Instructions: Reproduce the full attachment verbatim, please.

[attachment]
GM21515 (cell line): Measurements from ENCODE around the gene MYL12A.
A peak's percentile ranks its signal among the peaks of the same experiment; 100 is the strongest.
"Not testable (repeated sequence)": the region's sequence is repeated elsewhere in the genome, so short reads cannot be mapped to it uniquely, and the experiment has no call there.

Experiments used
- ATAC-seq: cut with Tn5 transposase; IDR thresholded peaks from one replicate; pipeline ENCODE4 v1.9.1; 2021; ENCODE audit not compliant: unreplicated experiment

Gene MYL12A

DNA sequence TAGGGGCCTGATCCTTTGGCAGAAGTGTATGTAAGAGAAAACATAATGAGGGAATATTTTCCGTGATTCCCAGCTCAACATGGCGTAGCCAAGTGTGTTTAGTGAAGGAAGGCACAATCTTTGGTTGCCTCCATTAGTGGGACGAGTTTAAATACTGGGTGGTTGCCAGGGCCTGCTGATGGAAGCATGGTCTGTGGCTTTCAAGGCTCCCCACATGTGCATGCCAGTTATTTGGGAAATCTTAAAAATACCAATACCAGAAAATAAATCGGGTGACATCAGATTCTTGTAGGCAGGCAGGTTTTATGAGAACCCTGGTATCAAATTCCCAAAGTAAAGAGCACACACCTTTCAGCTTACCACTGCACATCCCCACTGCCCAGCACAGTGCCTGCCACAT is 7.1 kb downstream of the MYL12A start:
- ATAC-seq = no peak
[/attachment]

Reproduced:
GM21515 (cell line): Measurements from ENCODE around the gene MYL12A.
A peak's percentile ranks its signal among the peaks of the same experiment; 100 is the strongest.
"Not testable (repeated sequence)": the region's sequence is repeated elsewhere in the genome, so short reads cannot be mapped to it uniquely, and the experiment has no call there.

Experiments used
- ATAC-seq: cut with Tn5 transposase; IDR thresholded peaks from one replicate; pipeline ENCODE4 v1.9.1; 2021; ENCODE audit not compliant: unreplicated experiment

Gene MYL12A

DNA sequence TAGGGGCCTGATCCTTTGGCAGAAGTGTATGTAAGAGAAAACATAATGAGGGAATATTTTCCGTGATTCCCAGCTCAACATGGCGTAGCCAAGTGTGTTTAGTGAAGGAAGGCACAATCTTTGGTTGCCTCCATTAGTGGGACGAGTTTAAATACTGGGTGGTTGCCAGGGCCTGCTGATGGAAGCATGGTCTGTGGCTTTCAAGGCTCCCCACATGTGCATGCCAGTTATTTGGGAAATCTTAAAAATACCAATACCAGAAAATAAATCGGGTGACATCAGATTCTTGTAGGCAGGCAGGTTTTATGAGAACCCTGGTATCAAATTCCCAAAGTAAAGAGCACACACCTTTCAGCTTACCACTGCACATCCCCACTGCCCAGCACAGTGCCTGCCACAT is 7.1 kb downstream of the MYL12A start:
- ATAC-seq = no peak